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Tucson’s goal of 1 million trees by 2030 gives community a boost

Tucson Mayor Regina Romero has a mission to plant one million trees in Tucson by 2030 as part of a global initiative to plant one trillion trees worldwide.

“We have raised over $700,000 in private donations to help us get closer to our goal of planting 1 million trees by 2030,” Romero said in a written statement.

But three years later, Romero’s Tucson Million Trees effort has only seen about 100,000 trees go into the ground, according to city officials.

At this rate, the city could be looking at needing at least another 20 years to reach Romero’s goal, but a Tucson group hopes its local efforts will help.

On Saturday mornings, groups of Tucson Clean & Beautiful volunteers traveled to community neighborhoods to plant up to 100 trees a week as part of its partnership with the city.

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The nonprofit environmental group, whose mission is to create more livable outdoor community spaces, and its volunteers plant trees weekly from October through March.

Late last month, volunteers traveled to the Sugar Hill neighborhood to plant trees in the yards of family homes.

More than 30 volunteers gathered near the Mansfield Pool to go out into the community, shovels in gloved hands.

Noah Sagar, a junior in college high school, is a young leader of the group and attends planting events every weekend with his friend, Malak Elfarmaoui, also a junior in college high school.

“Growing up, I lived in a neighborhood that didn’t have a lot of tree cover, so it was really important to me that other kids in Tucson didn’t have the same experience,” Sagar said.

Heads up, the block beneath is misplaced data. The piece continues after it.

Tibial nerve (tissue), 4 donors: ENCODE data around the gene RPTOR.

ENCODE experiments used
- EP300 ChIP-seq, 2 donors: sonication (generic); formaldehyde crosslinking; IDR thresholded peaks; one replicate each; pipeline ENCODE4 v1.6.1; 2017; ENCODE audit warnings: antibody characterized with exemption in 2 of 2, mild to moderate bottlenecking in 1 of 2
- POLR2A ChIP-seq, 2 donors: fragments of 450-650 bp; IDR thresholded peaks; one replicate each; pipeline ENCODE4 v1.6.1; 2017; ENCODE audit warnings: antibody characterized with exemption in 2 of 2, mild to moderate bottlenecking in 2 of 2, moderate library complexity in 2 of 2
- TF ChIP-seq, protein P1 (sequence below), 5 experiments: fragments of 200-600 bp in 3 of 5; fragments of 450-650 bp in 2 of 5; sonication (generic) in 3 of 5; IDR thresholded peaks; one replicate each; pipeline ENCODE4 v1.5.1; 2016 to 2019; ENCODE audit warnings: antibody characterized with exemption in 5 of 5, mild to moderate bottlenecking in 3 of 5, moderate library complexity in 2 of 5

“We are looking for every opportunity we can to reach out to the community and see if we can plant, especially in areas where there is little shade,” said Lana Greene, intern at Romero’s Tucson Million Trees.

Tucson Million Trees focuses its plantings on “low-income, low-shade, high-heat-density neighborhoods,” Greene said.

Tucson Clean & Beautiful plantings run from 9-11 a.m. Saturdays and each week the group focuses on a new neighborhood, planting trees in the yards of family homes.

They typically plant three trees in each household, aiming for around 100 trees per week.

“I am grateful to our private donors and the Tucson Clean & Beautiful team who continue to be incredible partners on the ground for us,” Romero said.

Michael Morris, a local radio host for The Drive KDRI, participated in his first tree planting day in late January.

Morris said he wished he had gotten involved sooner.

“The neighbors were really nice, some of the neighbors who saw us walking in the streets thanked us,” he said.

People of all ages are encouraged to volunteer. Visit to learn more about Tucson Clean and Beautiful.

El Inde Arizona is a news service of the University of Arizona School of Journalism.


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